Monday, 4 April 2011

Don't let it get in your way.

Who still believes in the motto "fake it till you make it"? Promoting the image without any real substance to back it up, in fact - lying to create momentum and opportunities and get ahead in a career, community or simply among a circle of friends.
There were times in the past when taking such a risk has really paid off, but nowadays the balance in the substance vs. image debate has taken a remarkable swing towards the latter. If everyone wastes times appear more than they really are then won't we be losing more precious time that could be spent in being productive, in trying to prove to others that we've somehow made it?

I think that in this image conscious society the way we appear, the ideas we give to others about our skills and success, and the value we place on gossip and rumour about us and the number of times our name has been published/pronounced in public has become way too important.
I'm not saying we should disregard appearance - if you walk into a bank dressed and smelling like a deadbeat it is very unlikely someone is gonna ever consider giving you a loan for your innovative unique business idea.

Human beings that live in a society need to feel accepted, recognized and respected - that is a given. But already decades ago the psychologist Maslow put those kind of esteem needs below what he considered the most important for a living person: the so-called 'self-actualizing' needs, those of fulfilling one's own potential without caring much about others' opinions.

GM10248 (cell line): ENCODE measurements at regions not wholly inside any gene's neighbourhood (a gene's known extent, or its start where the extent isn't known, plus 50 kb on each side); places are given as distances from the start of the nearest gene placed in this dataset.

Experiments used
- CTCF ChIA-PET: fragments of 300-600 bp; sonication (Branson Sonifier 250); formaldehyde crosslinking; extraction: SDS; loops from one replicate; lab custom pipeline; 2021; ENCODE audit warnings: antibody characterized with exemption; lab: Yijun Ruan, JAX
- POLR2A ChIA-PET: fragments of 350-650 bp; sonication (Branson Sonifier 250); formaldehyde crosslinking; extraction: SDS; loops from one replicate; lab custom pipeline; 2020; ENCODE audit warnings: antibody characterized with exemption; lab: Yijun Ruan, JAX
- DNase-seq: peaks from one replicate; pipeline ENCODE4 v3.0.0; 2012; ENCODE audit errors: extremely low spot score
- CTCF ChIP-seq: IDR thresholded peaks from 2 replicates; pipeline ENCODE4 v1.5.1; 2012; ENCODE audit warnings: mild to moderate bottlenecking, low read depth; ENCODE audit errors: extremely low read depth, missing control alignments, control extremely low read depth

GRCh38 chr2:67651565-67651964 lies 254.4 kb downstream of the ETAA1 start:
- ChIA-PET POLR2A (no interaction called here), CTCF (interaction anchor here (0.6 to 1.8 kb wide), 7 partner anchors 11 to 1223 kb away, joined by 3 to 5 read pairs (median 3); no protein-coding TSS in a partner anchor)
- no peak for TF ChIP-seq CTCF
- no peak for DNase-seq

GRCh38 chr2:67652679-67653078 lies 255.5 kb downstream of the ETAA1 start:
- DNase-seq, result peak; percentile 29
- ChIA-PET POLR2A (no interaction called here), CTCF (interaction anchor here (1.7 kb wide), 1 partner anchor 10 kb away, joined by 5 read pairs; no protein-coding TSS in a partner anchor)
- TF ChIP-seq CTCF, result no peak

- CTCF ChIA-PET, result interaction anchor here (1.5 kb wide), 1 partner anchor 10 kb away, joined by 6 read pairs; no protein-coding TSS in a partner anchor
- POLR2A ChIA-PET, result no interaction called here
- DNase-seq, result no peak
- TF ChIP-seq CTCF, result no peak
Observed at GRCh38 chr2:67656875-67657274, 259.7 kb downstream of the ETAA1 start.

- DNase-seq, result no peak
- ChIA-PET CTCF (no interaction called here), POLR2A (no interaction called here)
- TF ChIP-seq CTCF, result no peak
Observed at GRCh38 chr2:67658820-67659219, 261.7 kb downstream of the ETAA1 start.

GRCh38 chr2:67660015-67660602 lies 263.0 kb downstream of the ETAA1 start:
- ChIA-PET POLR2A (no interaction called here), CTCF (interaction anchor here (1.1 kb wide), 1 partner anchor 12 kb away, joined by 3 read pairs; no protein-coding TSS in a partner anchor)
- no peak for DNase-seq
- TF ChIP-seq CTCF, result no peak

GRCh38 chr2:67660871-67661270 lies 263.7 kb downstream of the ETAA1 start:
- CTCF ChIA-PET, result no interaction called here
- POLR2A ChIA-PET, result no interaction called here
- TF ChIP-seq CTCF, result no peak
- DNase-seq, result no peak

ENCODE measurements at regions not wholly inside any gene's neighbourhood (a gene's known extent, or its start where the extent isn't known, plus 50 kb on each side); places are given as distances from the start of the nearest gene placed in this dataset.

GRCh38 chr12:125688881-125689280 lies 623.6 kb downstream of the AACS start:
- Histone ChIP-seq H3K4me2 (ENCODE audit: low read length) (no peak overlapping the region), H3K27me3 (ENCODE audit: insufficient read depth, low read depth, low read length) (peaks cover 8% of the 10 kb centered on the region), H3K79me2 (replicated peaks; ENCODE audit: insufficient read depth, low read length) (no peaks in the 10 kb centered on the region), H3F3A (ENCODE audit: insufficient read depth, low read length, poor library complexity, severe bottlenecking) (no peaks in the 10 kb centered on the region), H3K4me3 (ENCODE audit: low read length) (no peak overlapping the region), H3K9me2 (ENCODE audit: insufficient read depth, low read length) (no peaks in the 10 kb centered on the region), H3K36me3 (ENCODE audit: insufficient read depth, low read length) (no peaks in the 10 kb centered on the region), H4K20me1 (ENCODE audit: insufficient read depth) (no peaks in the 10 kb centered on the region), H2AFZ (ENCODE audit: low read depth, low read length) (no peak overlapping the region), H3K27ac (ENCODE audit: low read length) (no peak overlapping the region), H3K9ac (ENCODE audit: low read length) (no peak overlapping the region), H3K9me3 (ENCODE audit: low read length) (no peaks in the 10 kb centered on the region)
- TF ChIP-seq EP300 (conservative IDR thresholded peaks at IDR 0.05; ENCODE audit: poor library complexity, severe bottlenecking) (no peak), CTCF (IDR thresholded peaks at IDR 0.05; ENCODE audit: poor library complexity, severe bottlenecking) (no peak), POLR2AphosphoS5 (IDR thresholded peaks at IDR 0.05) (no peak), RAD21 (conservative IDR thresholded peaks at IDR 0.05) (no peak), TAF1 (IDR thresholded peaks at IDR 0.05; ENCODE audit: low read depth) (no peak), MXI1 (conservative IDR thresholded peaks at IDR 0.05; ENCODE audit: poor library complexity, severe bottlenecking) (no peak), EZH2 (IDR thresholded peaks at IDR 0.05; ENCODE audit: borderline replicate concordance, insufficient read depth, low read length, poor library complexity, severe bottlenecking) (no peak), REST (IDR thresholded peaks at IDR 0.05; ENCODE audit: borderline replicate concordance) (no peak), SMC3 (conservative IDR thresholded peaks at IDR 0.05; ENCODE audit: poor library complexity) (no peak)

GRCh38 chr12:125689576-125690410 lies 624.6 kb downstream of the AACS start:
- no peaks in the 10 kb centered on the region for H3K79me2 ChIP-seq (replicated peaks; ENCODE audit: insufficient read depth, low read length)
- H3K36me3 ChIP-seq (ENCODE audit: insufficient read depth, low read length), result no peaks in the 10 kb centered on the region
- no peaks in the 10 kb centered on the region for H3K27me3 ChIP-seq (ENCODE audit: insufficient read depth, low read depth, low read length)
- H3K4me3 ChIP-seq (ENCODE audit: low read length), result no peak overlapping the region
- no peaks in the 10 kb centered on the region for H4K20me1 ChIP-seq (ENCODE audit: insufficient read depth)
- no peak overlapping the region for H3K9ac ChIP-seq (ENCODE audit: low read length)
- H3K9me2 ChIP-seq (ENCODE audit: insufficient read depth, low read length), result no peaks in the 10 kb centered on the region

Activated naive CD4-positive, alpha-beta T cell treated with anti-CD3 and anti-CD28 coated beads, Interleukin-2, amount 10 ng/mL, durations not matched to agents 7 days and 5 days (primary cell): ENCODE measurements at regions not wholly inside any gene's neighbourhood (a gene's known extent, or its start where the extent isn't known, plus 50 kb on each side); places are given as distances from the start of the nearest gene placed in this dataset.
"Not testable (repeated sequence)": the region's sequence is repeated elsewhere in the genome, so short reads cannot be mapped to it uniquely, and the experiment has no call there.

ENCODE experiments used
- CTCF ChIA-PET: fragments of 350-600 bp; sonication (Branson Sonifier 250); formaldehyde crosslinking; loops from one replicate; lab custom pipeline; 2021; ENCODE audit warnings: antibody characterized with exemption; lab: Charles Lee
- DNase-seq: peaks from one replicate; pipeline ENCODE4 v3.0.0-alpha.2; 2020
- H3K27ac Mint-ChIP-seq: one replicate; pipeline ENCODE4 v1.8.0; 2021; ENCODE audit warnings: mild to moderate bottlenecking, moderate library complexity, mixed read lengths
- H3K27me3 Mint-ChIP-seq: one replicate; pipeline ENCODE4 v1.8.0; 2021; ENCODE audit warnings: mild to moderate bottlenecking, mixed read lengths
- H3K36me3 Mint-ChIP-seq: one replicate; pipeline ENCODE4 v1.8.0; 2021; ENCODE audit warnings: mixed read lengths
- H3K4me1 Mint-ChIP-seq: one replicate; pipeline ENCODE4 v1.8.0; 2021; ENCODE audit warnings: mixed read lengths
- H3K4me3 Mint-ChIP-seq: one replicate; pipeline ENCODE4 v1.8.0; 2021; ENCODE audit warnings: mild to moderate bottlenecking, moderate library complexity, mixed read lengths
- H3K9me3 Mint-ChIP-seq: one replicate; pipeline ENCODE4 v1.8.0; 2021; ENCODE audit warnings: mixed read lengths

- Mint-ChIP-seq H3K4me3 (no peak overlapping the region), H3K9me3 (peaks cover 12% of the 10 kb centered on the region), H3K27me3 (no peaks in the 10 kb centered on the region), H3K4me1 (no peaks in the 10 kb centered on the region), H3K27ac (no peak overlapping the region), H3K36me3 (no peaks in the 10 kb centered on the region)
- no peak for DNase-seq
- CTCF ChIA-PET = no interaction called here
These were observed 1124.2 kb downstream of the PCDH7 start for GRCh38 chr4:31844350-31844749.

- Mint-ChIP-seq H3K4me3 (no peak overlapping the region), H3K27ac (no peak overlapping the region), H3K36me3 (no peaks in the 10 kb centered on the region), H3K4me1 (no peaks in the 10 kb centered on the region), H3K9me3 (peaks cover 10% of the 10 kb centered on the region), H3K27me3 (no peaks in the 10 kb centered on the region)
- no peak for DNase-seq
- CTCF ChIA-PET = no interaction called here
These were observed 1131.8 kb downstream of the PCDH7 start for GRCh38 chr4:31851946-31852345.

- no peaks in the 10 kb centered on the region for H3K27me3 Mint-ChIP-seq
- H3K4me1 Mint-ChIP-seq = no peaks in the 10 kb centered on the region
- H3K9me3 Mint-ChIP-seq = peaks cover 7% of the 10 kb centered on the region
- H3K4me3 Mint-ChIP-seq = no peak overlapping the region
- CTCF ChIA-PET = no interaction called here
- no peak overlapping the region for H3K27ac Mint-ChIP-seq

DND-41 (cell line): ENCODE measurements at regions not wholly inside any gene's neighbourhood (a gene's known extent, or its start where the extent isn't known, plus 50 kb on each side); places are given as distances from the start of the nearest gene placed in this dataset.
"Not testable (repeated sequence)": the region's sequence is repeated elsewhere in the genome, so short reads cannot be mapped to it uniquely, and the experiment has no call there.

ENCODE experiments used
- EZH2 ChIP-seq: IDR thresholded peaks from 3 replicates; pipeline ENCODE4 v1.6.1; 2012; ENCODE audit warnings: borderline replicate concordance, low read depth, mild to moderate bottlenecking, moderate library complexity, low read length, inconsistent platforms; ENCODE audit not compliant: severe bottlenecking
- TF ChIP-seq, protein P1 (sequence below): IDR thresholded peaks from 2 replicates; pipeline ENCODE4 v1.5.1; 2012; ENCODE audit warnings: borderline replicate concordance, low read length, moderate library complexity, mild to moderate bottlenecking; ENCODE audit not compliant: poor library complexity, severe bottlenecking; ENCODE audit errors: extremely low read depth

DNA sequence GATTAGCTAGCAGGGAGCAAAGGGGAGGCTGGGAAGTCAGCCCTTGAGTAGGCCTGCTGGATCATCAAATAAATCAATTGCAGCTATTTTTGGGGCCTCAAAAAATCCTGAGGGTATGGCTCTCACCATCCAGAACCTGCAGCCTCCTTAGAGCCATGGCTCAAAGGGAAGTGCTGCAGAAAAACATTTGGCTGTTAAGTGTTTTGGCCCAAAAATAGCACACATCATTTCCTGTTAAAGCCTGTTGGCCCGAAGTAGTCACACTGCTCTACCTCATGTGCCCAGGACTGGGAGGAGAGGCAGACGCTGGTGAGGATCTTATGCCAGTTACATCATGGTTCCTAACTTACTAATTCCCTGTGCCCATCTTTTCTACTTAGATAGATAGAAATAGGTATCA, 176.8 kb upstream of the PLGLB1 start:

Not only could this extreme search for social consent put at risk one's gradual build up of professional or private persona, it's also getting on the way of genuine happiness. Caring too much about approval, reputation and appearance is a big distraction from what actually matters: substance.

We often hear it from people who had the guts to go an unorthodox way in order to follow a dream: they were told at the very beginning - it will never work, that's isn't for you, you won't make it - guess what they did? They didn't try to second guess people's opinions. And they made it.

The star financier Warren Buffett says that people have an Inner and an Outer Scorecard - "if the world couldn't see your results, would you rather be thought as the world's greatest investor but in reality have the world's worst record? Or be thought as the worst and you were actually the best?". You should put the emphasis on your inner valuation of yourself, and that should be the source of your satisfaction.

From a purely commercial point of view you can't sale hot air forever, production must come first, sales and marketing has to be the last step of the chain.
In a more spiritual, oriental approach: why not just quietly be? Forget all the noise around you, focus on the here and now, and go your own way.